Its Too Late to Turn Back the Clock on Web Privacy

By Don Reisinger  |  Posted 2010-12-02 Print this article Print


5. Absolute privacy is officially dead 

Absolute privacy-total and utter anonymity-is dead. Even though some folks still use screen names and others don't share their real names when they comment on an article, every single thing that a person does on the Web in some way indicates who they are and what they're up to. There are certainly degrees of privacy, and some people are better at maintaining anonymity than others, but those who believe absolute privacy is alive and well on the Internet are kidding themselves. 

6. It's too difficult to go back 

The Internet is always moving forward and builds upon the services and the experiences that people had once before. Considering people are enjoying using tools and sites that are making them less private, few companies (if any) would want to turn back time. At this point, consumers are showing the world how they want to use the Web. And going forward, Website owners will only build upon that with each new improvement they make. There is simply no going back. 

7. The regulators care-to a point 

When Google revealed that it inadvertently collected payload data as its vehicles were taking images for StreetView, some international government regulators, including Canada and the U.K., launched in-depth investigations. After analyzing the data, they then called on Google to rectify the issue. However, just as quickly as they launched their respective investigations, they closed them. The same happened with several other privacy issues originating on other prominent Websites. Regulators certainly seem to care about privacy. But exactly how much they care is debatable.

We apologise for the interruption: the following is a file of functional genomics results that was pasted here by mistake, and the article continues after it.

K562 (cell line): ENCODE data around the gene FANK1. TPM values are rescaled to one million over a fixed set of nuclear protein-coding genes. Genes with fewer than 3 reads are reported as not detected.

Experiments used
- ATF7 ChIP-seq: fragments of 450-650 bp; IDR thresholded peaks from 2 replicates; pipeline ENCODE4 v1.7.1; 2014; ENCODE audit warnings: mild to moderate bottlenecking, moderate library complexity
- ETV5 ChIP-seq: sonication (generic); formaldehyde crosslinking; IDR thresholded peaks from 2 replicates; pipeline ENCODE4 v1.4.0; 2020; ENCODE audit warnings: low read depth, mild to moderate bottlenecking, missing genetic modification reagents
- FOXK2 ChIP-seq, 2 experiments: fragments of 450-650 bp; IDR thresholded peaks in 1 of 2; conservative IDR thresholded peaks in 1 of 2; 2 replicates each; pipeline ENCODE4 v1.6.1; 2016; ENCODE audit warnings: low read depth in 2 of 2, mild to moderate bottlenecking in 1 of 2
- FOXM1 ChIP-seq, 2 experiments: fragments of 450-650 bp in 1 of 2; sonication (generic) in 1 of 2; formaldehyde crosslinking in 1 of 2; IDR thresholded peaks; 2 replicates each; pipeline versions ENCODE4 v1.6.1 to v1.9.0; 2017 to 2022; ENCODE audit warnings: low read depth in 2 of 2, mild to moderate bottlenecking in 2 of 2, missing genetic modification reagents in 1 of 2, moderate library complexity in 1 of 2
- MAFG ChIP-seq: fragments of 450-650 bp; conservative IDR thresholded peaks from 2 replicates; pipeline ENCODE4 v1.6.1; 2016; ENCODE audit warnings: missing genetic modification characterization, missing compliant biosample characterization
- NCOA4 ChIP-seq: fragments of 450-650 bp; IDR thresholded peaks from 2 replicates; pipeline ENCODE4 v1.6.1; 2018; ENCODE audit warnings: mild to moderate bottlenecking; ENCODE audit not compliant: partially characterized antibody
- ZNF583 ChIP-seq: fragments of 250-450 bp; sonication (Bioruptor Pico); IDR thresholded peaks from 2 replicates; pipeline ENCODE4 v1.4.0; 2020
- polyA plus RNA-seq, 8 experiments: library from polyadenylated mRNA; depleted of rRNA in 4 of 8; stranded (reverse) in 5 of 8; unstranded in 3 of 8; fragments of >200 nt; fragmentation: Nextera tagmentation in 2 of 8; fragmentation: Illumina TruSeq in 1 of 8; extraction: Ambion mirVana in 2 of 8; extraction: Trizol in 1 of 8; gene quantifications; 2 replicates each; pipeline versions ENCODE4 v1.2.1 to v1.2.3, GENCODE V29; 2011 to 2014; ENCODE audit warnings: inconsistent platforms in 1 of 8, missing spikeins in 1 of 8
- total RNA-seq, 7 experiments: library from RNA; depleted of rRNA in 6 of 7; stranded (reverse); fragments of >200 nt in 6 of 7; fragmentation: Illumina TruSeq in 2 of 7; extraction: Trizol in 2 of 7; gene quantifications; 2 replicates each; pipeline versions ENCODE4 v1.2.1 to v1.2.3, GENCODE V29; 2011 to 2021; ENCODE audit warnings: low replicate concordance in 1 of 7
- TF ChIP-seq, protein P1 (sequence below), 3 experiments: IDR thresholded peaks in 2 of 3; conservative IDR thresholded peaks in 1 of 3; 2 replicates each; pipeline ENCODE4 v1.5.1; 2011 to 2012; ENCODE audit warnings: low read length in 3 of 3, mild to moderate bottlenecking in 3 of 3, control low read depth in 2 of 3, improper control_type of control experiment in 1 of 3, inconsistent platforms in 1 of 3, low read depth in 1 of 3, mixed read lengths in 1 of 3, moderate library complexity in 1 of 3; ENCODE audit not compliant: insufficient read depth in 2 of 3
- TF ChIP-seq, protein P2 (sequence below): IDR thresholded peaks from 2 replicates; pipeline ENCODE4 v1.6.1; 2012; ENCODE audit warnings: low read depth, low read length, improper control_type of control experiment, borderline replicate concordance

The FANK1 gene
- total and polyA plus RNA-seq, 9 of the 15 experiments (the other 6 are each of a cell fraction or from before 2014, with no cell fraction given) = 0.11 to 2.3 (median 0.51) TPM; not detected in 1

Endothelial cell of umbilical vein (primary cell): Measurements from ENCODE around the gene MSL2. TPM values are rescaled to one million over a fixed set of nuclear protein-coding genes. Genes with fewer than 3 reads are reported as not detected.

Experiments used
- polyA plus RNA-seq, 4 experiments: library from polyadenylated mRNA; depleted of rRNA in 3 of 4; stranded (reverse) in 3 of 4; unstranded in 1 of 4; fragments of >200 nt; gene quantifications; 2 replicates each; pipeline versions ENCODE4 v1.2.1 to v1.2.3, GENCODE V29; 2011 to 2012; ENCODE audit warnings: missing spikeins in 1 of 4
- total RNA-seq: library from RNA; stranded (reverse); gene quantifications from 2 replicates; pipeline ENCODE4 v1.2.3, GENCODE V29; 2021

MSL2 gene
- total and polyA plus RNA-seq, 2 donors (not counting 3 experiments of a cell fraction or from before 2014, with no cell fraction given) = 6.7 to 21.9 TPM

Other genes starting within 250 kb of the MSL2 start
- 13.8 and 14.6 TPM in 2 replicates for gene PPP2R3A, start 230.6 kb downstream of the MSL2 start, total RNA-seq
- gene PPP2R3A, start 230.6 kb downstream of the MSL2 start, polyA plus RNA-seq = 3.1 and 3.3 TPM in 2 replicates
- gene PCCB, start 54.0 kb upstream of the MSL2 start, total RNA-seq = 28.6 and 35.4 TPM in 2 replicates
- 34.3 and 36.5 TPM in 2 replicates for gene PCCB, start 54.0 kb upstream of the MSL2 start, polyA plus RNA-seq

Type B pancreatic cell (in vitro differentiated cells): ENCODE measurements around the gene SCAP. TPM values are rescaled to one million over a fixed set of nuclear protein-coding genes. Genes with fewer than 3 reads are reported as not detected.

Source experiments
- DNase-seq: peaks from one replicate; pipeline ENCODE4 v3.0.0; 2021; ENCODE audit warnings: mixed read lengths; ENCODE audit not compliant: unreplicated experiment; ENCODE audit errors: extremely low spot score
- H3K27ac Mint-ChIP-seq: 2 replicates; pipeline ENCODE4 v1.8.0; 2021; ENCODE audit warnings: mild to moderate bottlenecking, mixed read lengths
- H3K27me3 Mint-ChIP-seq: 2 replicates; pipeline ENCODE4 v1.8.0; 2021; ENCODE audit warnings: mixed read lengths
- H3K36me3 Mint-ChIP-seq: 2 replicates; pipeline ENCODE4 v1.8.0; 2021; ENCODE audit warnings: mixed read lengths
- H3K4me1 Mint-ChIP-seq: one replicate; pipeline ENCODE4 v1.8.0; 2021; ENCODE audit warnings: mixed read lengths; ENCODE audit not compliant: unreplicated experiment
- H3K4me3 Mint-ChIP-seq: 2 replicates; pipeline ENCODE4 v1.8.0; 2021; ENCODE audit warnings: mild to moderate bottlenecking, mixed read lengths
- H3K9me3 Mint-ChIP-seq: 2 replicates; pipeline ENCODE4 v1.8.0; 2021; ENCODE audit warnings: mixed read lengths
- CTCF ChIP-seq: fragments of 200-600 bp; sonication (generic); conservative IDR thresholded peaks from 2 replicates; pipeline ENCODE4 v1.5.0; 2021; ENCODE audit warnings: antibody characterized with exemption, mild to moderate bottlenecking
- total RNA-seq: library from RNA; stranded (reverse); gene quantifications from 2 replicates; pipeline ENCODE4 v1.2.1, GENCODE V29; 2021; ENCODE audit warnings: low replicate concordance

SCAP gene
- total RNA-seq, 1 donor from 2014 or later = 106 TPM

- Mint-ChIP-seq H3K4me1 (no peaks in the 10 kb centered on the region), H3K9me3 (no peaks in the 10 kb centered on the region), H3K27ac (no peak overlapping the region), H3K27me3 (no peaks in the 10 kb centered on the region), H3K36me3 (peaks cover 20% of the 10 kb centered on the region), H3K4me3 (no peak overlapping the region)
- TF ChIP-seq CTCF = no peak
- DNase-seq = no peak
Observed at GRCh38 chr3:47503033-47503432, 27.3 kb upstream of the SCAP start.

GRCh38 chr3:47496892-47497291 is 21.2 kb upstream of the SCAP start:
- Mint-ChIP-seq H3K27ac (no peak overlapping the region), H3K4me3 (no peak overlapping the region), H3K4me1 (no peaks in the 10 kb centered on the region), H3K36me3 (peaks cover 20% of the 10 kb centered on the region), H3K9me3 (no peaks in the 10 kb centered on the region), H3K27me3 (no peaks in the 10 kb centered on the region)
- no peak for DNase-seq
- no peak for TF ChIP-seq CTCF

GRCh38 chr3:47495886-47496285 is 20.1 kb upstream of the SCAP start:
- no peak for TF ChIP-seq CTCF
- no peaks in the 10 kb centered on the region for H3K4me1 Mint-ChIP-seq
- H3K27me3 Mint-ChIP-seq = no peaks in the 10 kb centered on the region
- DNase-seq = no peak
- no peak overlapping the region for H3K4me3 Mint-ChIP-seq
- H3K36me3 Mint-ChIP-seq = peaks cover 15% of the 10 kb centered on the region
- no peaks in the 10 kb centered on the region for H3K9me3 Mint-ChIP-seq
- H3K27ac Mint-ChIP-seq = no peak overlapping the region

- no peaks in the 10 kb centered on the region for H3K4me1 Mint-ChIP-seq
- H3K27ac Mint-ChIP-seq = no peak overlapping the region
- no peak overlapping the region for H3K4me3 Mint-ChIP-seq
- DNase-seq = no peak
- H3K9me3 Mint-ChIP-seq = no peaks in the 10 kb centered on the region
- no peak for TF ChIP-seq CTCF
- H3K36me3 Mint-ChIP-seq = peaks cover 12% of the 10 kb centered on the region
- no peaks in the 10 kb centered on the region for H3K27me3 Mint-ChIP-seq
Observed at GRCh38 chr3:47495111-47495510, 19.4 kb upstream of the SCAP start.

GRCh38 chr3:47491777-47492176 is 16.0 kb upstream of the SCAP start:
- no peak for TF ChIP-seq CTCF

8. Three companies: Facebook, Twitter and Foursquare 

Facebook, Twitter and Foursquare are arguably the biggest reasons why Web users don't care about privacy as much as they once did. People all over the globe use the three prominent social networks to share almost every facet of their lives. And that trend doesn't seem to be slowing down. For its part, Facebook has established a privacy-settings pane where users can determine how much they want to share with others. But as any Facebook user knows, most folks choose to share more than privacy advocates would like to see. 

9. Major stakeholders are on different pages 

There are three main stakeholders when it comes to Web privacy-Internet users, government regulators and site owners. Although they all say they care quite a bit about Web privacy, they all seem to be on different pages. Sometimes, government regulators talk about bolstering Internet privacy. Other times, it's the user who's worried most about a privacy problem. Along the way, some site owners seem to be less apt to worry about privacy concerns until they're forced into it. It's an interesting dynamic. And it's contributing to the ongoing erosion of privacy on the Web. 

10. It has too much momentum 

The trend toward less privacy has an immense amount of momentum. As noted, users are sharing more than ever before. The sites they're sharing content on are heavily entrenched on the Web. At this point, it just doesn't seem that that momentum will be slowing. It's something that every Web user, regardless of their feelings on privacy, must accept. 

Don Reisinger is a freelance technology columnist. He started writing about technology for Ziff-Davis' Since then, he has written extremely popular columns for, Computerworld, InformationWeek, and others. He has appeared numerous times on national television to share his expertise with viewers. You can follow his every move at

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